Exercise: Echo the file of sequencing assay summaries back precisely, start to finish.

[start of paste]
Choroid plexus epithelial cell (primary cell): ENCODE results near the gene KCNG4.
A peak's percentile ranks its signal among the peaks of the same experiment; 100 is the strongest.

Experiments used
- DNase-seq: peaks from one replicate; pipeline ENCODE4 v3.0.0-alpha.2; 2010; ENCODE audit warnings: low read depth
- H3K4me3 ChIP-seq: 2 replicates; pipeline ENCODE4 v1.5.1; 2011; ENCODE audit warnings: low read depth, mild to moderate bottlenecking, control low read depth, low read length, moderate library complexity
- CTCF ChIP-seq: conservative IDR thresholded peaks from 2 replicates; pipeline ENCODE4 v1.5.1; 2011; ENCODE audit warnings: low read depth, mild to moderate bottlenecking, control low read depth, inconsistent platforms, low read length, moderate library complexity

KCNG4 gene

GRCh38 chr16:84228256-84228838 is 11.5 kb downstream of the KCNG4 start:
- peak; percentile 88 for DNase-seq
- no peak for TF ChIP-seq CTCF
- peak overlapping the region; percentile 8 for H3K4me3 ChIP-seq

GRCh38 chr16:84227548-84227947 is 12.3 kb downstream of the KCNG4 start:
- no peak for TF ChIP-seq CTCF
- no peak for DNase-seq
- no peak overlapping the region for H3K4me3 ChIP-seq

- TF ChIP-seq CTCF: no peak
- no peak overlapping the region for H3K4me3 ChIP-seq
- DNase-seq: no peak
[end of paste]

Choroid plexus epithelial cell (primary cell): ENCODE results near the gene KCNG4.
A peak's percentile ranks its signal among the peaks of the same experiment; 100 is the strongest.

Experiments used
- DNase-seq: peaks from one replicate; pipeline ENCODE4 v3.0.0-alpha.2; 2010; ENCODE audit warnings: low read depth
- H3K4me3 ChIP-seq: 2 replicates; pipeline ENCODE4 v1.5.1; 2011; ENCODE audit warnings: low read depth, mild to moderate bottlenecking, control low read depth, low read length, moderate library complexity
- CTCF ChIP-seq: conservative IDR thresholded peaks from 2 replicates; pipeline ENCODE4 v1.5.1; 2011; ENCODE audit warnings: low read depth, mild to moderate bottlenecking, control low read depth, inconsistent platforms, low read length, moderate library complexity

KCNG4 gene

GRCh38 chr16:84228256-84228838 is 11.5 kb downstream of the KCNG4 start:
- peak; percentile 88 for DNase-seq
- no peak for TF ChIP-seq CTCF
- peak overlapping the region; percentile 8 for H3K4me3 ChIP-seq

GRCh38 chr16:84227548-84227947 is 12.3 kb downstream of the KCNG4 start:
- no peak for TF ChIP-seq CTCF
- no peak for DNase-seq
- no peak overlapping the region for H3K4me3 ChIP-seq

- TF ChIP-seq CTCF: no peak
- no peak overlapping the region for H3K4me3 ChIP-seq
- DNase-seq: no peak